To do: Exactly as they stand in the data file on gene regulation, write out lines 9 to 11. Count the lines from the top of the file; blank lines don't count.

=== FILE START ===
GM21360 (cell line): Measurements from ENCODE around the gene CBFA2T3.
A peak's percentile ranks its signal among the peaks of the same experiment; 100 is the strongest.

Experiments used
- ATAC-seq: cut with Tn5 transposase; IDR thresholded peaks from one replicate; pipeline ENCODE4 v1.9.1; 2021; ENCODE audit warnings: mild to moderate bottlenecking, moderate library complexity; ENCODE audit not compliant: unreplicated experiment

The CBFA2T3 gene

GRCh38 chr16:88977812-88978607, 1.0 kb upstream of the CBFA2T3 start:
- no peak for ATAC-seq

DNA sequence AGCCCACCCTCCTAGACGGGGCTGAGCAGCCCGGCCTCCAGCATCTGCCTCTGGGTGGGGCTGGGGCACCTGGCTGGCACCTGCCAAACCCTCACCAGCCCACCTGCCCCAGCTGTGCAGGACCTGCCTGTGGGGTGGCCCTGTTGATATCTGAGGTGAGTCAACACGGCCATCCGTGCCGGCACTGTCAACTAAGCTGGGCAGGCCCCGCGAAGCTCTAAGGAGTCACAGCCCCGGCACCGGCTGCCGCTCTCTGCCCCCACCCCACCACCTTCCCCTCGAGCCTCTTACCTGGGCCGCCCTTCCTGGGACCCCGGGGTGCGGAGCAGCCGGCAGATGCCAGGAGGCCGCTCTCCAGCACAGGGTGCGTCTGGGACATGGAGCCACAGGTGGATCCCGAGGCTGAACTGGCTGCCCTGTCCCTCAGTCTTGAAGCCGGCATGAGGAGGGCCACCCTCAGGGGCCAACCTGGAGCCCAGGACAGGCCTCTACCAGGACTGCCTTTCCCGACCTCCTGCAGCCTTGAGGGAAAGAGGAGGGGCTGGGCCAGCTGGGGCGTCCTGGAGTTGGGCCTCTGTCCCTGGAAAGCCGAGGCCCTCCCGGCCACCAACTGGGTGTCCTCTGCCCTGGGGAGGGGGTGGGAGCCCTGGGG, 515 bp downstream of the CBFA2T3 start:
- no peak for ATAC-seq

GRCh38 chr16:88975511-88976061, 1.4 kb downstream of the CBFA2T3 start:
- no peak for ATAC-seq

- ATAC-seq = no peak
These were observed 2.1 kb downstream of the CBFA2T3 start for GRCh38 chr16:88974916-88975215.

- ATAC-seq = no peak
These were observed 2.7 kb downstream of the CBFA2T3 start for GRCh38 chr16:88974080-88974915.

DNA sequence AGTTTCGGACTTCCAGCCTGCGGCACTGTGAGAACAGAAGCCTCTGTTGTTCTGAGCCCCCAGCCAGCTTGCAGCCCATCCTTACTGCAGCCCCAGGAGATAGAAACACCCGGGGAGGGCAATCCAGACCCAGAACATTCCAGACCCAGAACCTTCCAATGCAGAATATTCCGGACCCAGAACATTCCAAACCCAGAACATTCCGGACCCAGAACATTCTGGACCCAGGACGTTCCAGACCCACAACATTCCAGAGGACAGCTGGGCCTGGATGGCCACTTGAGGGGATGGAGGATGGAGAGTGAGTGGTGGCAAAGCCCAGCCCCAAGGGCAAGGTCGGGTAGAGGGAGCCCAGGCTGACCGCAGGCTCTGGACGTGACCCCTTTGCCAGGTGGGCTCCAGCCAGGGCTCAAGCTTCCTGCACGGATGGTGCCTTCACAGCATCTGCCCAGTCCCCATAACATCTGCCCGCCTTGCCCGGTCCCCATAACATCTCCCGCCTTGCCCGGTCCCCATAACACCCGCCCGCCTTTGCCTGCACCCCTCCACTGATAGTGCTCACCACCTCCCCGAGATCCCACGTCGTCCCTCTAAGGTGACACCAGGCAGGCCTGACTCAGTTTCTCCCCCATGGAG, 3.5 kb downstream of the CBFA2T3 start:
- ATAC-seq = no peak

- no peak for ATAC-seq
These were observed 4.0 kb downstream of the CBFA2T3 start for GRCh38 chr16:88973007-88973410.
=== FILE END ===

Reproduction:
- no peak for ATAC-seq

GRCh38 chr16:88975511-88976061, 1.4 kb downstream of the CBFA2T3 start:
- no peak for ATAC-seq